Tuesday, September 15, 2009

Reading tea bubbles

The computer tells me I took this picture on August 5, 2009 at 9:39 AM. This information is relevant to me, because 2 minutes earlier this bowl was still inside David Louveau's kiln! After 2 days of wood fire and 3 days of slow rest, this is its first picture after 'birth'!

I liked its solid base, its harmonious disproportions, its natural feel. And so I adopted this bowl for the time being, to see what it can become. At the very least, it could become a bowl for used water. It is quite big (50 cl for 400 gr). Its high and closed shape would be practical to hide the used water and spent leaves.

This morning, though, I decided to test it with matcha tea in Sung dynasty style. Something funny happened. I got 2 very different results. What happened? And which tea tasted better?

Here is exhibit A:

and exhibit B:
I'll be back tomorrow with the answers. Good luck!
Update: I posted the answer in the comments.

18 comments:

Sergey said...

In the first one, the frothing was much too vigorous and nonrhythmic. The second was fast but smooth. Second tasted better.

Laurie E. Miller said...

I'm very new to matcha. A is what I usually wind up with. I have yet to produce anything like B.

Hélène said...

Hum !? ... J'ai plutôt le sentiment, à l'inverse de Sergey, que le premier résultat est plus oxygéné et que la grosseur des bulles signifie que la matcha est plus léger, aérien et que de ce fait, sa saveur s'en trouve épanouie et plus franche en intensité.

Michel said...

The first one is thinner (more water to tea ratio) and whisked back and forth fast and furius

the second is thicker (more tea to water ratio) whisked in a more eliptic and a little slower?

or did you only sieve the second one?

Mat said...

Le second a l'air plus homogène et les bulles plus fines. Je pense que c'est le meilleur.

fortunato said...
This comment has been removed by the author.
Stephane said...

Congratulations to Sergey! You are (the first to be) right and you gave the good explanation! (Please send me your postal address so that I can send you a pack of Da Yu Ling Oolong.)

More explanations: Both pictures were taken with the same tea and water level. (I didn't sieve the powder, because I opened the box just 2 days ago).

I first got to A as I struggled to keep my arm's movement steady. Then, looking at the result, I took some pictures, tried some, and decided to give it another try.

So, I continued to whisk, but this time I was more focused and 'in flow'. This then showed in the thick froth. Also, the tea tasted more harmonious, because better mixed.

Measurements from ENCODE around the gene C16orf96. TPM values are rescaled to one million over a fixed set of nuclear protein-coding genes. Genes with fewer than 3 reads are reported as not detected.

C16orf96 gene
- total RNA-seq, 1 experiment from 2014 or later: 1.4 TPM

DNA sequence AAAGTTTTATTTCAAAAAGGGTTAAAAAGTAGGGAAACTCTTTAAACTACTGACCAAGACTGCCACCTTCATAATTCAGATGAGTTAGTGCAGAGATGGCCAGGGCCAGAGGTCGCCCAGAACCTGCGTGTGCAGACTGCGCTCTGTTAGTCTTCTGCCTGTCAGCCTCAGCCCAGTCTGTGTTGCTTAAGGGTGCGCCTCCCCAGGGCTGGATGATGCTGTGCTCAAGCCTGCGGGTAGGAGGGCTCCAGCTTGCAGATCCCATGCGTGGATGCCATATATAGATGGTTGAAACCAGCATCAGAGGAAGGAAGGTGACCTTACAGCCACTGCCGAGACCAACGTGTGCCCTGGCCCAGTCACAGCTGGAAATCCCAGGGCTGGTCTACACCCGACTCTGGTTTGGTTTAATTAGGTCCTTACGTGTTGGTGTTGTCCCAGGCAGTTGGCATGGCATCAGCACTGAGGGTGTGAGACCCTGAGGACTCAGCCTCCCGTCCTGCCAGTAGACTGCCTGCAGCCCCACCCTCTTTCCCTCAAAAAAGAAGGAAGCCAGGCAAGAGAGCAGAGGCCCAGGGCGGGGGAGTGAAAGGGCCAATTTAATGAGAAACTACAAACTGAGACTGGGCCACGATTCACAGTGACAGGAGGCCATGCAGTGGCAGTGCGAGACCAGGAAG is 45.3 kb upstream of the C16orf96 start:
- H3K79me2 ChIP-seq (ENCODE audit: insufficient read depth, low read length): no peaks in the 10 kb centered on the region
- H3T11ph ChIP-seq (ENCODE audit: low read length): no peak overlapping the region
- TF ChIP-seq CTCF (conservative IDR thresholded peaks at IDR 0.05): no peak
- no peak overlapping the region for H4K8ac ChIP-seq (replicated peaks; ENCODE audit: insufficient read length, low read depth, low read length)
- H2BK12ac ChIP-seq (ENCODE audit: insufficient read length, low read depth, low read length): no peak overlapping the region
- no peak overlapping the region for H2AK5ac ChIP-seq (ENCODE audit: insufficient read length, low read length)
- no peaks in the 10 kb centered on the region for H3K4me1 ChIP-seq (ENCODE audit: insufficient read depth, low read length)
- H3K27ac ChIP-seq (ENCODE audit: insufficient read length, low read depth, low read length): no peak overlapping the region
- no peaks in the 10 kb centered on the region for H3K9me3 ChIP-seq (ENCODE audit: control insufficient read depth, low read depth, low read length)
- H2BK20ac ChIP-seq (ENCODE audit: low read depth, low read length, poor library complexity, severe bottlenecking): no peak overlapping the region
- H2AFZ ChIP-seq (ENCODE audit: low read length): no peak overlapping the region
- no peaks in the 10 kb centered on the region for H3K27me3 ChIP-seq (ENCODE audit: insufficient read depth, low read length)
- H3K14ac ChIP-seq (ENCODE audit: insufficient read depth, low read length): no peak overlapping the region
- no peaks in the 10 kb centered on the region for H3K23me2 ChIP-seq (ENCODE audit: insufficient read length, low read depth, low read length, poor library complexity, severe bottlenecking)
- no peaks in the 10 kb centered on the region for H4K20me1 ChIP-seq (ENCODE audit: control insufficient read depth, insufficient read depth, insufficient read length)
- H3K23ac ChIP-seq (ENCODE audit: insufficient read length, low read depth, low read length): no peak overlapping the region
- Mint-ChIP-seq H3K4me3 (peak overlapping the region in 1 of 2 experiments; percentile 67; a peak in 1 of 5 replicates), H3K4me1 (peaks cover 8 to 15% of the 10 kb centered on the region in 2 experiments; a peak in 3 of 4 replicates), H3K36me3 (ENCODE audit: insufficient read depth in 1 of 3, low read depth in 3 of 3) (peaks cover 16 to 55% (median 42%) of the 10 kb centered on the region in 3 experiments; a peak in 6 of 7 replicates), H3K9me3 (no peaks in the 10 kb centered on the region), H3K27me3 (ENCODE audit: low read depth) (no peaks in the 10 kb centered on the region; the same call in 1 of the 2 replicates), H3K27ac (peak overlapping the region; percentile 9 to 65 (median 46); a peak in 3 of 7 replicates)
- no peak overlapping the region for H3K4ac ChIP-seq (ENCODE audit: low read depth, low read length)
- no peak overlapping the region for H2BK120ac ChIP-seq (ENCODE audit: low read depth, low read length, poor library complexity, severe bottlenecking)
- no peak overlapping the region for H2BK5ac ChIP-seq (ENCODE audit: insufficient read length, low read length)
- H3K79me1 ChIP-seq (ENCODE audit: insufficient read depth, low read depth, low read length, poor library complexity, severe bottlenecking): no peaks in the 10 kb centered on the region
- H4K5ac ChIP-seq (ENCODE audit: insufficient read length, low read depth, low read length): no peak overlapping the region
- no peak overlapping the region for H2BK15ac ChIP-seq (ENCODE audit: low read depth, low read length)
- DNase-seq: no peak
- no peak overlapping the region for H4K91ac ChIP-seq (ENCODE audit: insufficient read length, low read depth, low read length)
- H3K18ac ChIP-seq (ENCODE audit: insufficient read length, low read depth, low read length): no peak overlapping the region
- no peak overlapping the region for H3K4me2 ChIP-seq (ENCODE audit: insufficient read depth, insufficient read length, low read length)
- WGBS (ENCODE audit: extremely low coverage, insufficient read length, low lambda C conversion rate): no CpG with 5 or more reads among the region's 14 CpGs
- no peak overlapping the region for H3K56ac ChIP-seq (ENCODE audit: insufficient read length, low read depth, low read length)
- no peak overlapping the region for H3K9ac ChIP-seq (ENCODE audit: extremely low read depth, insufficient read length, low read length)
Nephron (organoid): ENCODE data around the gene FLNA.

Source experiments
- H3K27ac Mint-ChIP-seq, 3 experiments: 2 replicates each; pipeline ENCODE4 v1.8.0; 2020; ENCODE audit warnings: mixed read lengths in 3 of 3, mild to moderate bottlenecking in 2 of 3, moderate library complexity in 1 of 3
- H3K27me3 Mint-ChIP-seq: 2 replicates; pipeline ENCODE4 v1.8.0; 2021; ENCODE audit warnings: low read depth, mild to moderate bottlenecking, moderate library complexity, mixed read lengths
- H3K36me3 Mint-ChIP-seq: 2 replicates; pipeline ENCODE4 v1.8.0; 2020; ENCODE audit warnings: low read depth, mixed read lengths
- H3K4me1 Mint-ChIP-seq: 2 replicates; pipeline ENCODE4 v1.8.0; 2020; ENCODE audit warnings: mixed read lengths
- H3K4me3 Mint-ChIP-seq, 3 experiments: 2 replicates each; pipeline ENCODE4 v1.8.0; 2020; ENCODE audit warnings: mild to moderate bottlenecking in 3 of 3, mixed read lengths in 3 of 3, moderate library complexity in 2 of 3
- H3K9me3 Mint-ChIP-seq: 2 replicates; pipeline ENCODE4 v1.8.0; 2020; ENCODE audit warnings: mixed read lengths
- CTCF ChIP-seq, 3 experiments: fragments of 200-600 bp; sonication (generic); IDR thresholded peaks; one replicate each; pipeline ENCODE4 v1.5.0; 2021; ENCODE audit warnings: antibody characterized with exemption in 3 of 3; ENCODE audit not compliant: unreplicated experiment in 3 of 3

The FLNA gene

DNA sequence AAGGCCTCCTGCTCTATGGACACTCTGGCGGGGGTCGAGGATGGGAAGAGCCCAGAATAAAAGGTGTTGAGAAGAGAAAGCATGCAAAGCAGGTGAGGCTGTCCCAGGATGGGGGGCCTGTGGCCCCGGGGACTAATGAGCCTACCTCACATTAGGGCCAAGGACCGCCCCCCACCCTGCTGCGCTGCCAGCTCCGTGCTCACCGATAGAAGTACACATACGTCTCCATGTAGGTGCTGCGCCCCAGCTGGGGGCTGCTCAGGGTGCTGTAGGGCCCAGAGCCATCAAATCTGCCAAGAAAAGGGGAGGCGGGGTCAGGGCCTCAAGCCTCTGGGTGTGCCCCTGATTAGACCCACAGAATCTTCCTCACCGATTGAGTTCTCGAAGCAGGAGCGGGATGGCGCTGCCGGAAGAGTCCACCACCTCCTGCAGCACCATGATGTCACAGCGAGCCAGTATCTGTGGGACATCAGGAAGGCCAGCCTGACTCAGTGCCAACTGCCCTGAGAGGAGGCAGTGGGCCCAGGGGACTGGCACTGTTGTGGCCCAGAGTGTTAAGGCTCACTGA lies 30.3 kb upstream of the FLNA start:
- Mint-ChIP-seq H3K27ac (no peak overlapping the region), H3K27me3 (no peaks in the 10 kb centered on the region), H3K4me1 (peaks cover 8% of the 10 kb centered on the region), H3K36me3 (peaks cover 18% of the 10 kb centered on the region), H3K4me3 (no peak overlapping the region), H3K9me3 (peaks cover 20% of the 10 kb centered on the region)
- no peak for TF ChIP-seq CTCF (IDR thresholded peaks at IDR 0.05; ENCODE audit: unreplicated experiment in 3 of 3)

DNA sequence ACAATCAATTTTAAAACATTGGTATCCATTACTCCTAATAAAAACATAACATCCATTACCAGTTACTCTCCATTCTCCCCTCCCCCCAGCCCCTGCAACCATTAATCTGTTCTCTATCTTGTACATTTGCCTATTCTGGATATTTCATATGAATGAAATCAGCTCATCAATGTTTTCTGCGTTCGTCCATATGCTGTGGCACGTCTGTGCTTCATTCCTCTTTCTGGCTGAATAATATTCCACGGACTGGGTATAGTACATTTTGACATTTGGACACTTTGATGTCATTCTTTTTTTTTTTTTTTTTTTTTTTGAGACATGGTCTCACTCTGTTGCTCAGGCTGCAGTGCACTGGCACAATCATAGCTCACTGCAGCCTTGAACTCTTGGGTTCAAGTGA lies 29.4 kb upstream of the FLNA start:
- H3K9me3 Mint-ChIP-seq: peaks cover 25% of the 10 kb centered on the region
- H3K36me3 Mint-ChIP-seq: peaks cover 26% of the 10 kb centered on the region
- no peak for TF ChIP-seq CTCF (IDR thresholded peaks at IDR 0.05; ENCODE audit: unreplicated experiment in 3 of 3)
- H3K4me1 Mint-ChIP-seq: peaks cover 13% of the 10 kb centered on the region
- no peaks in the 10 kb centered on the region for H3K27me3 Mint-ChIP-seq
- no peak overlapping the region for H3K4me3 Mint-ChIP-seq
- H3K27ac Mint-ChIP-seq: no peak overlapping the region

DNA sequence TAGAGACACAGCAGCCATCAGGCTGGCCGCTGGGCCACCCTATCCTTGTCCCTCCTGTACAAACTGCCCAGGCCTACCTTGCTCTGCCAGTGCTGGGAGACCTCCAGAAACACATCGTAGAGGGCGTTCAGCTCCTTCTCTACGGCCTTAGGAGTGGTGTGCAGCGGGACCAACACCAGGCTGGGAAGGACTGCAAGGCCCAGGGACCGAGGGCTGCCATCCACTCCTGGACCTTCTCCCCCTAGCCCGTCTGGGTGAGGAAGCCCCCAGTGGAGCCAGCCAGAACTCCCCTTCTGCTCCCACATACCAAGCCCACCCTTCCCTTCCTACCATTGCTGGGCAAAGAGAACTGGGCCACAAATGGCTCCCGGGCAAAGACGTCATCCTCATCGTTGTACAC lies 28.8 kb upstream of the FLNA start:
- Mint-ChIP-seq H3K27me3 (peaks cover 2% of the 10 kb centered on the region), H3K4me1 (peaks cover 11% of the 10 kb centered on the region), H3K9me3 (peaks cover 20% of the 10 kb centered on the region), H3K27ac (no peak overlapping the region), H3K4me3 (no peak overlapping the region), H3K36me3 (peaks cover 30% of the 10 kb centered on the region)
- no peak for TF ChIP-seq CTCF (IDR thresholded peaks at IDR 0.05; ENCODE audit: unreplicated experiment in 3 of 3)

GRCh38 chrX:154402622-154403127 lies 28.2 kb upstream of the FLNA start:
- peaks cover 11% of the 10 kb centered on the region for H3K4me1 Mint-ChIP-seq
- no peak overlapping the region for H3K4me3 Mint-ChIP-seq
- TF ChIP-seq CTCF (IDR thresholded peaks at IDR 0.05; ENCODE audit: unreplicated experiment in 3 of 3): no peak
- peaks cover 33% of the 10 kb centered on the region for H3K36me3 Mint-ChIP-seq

Jane said...

I did a little experiment with my matcha this morning (before reading these comments, note!) and observed that, as Sergey says, fast and furious back-and-forth whisking produced coarse-grained bubbles. When I slowed down a bit and was more even, the froth became creamier and denser. I've always had this variation in results but never taken the time to find out the reason. Thanks, Stephan, for prompting the experiment!

Stephane said...

Thank you Jane for your feedback.

Also, I meant to add that this experiment showed me that this bowl is suitable to make matcha, especially if one is thirsty (or wants to share it with somebody else). However, it also showed that the bowl didn't play a big role in the quality of the froth. (It will play a major role, though, in the color play between froth and background, and in the mouth/lip feel).

Sergey said...

Thanks for the very kind gift, Stephane. You're right, it does take a lot of focus and it can be a bit harsh on the wrist at first. I still can't get picture two every time. From videos I've seen, it looks as though experts can whisk matcha without even touching the edges of the chawan.

Kim said...

The second foam would always give
you an extra bonus in a chanoyu class...very few of my students get
such a fine and smooth foam - congrats !!

celina said...

Too bad I missed the fun here when I was away..., as I am also practicing on the matcha lately. One question Stephane: on what you are saying about the ceramic. I sometimes thought it helps create a great froth when the ceramic is kind of rough at the bottom. Is it right or wrong for me to think so? Thanks for the answer.

Hélène said...

Ouhh! Tout faux me concernant ! ...
Bravo à l'heureux gagnant !
J'avoue que c'est la première fois que je découvre un matcha aussi "fin" ... Le rythme tout en souplesse apparemment ! Joli ...

Stephane said...

Sergey,
I'm not moving the wrist, but the whole arm! (Your tea is on its way, btw).

Thanks Kim,
I'm looking forward drinking a bowl of matcha prepared by you!

Celina,
While the ceramic has an effect on how the tea will taste and look, this example shows that it doesn't influence the froth very much. I obtained A and B with the same bowl.

Merci d'avoir participé, Hélène!

Laurie E. Miller said...

Wow, what a difference. I followed your advice, and got B on my first try. Thanks!

Laurie E. Miller said...

But now my matcha addiction has gone to a whole new level.

Stephane said...

Laurie,
Great! It's wonderful that you could improve your matcha thanks to this article. You made my day.

Emeta said...

Stephane, thank you for sharing this experience with us! Now I (we) know what it really takes to prepare a good matcha. I have to go shopping right away. Until now I have been using an electric milk foamer for this purpose! I haven't been a good girl, i know ;) . No wonder there was always something missing in my matcha.